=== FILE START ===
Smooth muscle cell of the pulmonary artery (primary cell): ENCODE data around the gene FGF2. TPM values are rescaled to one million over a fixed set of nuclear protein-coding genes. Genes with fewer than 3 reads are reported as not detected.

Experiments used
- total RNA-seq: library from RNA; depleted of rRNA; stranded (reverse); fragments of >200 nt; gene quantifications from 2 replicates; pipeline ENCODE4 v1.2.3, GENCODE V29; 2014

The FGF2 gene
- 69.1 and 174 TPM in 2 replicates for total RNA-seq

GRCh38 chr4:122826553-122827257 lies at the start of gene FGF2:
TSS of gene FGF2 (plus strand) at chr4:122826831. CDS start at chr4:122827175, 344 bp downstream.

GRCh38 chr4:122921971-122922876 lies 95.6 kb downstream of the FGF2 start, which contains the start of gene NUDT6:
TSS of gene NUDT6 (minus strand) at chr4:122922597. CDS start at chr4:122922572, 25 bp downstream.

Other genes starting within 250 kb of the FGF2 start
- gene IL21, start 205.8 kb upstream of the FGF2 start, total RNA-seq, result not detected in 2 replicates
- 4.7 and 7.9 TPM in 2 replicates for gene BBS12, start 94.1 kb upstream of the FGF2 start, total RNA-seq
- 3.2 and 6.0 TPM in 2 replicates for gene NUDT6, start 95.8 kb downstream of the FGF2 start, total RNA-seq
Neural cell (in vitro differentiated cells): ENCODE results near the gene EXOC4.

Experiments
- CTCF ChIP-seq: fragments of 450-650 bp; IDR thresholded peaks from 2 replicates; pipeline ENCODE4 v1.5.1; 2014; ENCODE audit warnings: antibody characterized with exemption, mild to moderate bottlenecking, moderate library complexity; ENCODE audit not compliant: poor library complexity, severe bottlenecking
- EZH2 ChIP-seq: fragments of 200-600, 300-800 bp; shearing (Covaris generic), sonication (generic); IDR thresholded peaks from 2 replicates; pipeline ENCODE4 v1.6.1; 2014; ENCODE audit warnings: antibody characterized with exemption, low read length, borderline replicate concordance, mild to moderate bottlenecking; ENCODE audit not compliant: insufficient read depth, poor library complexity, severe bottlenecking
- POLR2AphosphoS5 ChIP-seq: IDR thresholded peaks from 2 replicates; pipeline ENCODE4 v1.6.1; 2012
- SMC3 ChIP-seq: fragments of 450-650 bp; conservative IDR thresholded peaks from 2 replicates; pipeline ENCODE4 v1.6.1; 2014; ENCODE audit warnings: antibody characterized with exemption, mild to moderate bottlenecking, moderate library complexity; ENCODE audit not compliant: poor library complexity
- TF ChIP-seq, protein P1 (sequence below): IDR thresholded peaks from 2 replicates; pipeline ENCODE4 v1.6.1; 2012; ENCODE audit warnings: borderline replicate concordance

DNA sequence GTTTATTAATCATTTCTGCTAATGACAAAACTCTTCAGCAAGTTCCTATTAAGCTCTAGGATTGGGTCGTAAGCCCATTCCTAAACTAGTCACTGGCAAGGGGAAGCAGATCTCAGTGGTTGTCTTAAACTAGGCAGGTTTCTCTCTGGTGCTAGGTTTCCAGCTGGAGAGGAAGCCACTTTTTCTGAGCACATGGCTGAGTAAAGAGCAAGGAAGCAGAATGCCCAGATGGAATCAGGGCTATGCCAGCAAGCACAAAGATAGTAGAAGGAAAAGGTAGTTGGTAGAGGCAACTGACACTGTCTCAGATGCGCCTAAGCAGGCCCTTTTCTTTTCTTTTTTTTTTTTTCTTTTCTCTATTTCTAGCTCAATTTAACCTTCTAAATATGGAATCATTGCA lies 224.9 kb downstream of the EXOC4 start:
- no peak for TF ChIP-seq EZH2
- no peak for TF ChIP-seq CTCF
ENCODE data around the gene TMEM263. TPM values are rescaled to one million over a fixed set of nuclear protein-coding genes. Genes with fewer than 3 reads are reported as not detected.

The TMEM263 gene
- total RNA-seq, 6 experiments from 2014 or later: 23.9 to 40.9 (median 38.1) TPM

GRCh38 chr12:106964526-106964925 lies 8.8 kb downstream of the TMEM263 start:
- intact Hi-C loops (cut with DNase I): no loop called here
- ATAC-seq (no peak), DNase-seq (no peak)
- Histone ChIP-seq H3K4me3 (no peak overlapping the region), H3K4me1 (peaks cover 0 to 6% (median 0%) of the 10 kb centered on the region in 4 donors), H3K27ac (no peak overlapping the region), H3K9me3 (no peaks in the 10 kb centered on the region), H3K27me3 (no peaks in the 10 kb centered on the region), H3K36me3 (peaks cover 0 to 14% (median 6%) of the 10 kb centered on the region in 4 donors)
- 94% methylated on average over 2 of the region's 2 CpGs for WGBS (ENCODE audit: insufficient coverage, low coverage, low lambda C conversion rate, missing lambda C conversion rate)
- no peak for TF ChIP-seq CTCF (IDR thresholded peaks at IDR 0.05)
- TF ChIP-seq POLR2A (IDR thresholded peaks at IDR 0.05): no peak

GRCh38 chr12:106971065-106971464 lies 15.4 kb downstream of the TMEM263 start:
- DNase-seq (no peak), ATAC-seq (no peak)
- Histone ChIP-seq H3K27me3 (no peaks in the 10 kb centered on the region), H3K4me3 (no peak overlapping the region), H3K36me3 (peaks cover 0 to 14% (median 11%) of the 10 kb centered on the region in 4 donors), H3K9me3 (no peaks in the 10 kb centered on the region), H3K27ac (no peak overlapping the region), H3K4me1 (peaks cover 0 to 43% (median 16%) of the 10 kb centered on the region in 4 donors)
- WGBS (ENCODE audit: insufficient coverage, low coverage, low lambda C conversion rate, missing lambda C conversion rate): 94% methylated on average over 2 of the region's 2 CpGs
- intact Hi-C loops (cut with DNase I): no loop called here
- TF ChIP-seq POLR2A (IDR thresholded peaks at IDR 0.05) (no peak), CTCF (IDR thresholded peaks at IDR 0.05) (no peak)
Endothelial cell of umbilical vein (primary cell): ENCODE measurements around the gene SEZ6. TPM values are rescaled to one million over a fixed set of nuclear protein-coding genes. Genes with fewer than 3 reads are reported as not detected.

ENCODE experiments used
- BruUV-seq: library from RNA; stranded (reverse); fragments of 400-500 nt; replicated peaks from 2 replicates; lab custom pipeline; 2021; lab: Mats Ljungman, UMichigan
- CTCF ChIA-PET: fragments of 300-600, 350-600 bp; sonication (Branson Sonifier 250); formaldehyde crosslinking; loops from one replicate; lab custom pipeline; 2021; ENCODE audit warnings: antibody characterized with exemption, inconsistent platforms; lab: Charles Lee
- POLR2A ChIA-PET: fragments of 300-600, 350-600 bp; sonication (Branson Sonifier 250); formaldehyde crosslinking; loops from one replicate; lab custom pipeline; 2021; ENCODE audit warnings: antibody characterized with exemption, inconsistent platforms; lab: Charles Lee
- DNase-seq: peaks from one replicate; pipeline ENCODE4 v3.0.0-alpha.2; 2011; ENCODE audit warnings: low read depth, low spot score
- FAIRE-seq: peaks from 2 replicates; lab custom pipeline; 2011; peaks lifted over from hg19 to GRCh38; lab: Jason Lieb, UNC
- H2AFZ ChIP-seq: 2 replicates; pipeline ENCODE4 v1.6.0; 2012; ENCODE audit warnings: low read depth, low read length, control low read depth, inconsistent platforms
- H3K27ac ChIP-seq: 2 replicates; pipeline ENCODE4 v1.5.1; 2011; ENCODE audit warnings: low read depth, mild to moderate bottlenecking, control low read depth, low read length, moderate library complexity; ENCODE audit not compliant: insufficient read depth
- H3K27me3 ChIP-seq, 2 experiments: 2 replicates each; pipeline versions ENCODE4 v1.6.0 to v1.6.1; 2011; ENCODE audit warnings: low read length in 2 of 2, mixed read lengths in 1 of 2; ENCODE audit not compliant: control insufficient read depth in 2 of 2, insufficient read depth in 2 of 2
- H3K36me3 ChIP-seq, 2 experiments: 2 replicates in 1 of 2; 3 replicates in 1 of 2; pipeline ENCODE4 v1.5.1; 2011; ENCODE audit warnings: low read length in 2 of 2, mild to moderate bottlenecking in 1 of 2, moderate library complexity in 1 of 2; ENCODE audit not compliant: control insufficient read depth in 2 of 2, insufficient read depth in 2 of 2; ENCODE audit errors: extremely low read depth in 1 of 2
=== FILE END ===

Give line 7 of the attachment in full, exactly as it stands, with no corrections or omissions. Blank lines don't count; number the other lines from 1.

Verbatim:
TSS of gene FGF2 (plus strand) at chr4:122826831. CDS start at chr4:122827175, 344 bp downstream.